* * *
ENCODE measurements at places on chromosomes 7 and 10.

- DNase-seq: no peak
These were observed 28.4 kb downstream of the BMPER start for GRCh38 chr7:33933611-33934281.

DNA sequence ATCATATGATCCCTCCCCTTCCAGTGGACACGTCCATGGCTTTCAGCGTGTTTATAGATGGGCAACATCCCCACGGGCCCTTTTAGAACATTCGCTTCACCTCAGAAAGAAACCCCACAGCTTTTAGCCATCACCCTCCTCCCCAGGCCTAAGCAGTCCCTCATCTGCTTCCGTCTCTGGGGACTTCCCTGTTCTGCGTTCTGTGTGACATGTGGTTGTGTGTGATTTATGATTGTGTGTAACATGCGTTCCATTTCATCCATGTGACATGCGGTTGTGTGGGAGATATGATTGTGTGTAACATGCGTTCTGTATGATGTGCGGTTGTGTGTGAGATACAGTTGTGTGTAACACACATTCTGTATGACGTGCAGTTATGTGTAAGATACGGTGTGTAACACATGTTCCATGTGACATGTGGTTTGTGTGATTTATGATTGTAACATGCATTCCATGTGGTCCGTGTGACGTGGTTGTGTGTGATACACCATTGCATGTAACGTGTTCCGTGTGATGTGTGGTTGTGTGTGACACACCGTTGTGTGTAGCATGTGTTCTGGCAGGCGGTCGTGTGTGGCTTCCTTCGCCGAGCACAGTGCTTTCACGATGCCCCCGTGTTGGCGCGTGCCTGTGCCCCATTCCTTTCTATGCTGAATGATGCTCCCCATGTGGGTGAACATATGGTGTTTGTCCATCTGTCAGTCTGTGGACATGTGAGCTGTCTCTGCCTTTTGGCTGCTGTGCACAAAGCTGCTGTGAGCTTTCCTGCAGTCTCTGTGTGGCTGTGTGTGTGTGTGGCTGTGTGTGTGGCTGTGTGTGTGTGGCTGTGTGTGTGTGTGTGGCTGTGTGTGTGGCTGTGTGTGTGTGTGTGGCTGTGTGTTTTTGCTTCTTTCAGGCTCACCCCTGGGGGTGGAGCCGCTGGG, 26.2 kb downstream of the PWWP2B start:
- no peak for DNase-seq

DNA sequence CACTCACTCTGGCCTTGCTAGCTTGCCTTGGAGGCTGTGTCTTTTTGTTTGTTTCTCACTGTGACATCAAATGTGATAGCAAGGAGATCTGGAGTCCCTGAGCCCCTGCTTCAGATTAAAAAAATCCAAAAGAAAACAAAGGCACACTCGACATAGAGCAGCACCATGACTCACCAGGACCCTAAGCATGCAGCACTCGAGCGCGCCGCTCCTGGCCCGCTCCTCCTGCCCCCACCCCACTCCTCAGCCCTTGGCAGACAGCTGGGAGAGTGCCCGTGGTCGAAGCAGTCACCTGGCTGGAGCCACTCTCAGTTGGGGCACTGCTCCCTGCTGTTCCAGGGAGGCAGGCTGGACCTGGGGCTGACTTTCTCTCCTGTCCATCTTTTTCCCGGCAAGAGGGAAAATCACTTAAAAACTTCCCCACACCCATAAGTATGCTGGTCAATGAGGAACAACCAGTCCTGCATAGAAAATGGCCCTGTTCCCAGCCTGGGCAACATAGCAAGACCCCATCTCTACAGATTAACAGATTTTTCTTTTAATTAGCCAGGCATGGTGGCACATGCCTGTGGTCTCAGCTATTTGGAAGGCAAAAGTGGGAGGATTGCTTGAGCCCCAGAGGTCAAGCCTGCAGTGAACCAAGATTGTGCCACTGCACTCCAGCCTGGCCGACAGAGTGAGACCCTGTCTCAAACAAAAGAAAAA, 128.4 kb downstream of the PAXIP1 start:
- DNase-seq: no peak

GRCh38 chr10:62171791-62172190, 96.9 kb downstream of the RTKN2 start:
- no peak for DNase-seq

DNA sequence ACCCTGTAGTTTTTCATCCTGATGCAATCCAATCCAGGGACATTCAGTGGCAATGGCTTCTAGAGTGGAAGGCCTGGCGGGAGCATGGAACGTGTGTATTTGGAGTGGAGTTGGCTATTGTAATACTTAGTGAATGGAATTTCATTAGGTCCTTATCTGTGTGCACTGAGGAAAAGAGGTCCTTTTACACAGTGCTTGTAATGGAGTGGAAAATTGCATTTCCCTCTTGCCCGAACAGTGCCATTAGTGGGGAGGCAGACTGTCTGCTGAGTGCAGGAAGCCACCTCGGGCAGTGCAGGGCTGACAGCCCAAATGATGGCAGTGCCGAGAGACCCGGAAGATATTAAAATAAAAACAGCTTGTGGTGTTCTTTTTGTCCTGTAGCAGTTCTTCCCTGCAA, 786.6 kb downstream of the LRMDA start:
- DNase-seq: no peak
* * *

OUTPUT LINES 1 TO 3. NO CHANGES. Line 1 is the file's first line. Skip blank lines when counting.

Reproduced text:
ENCODE measurements at places on chromosomes 7 and 10.

- DNase-seq: no peak
These were observed 28.4 kb downstream of the BMPER start for GRCh38 chr7:33933611-33934281.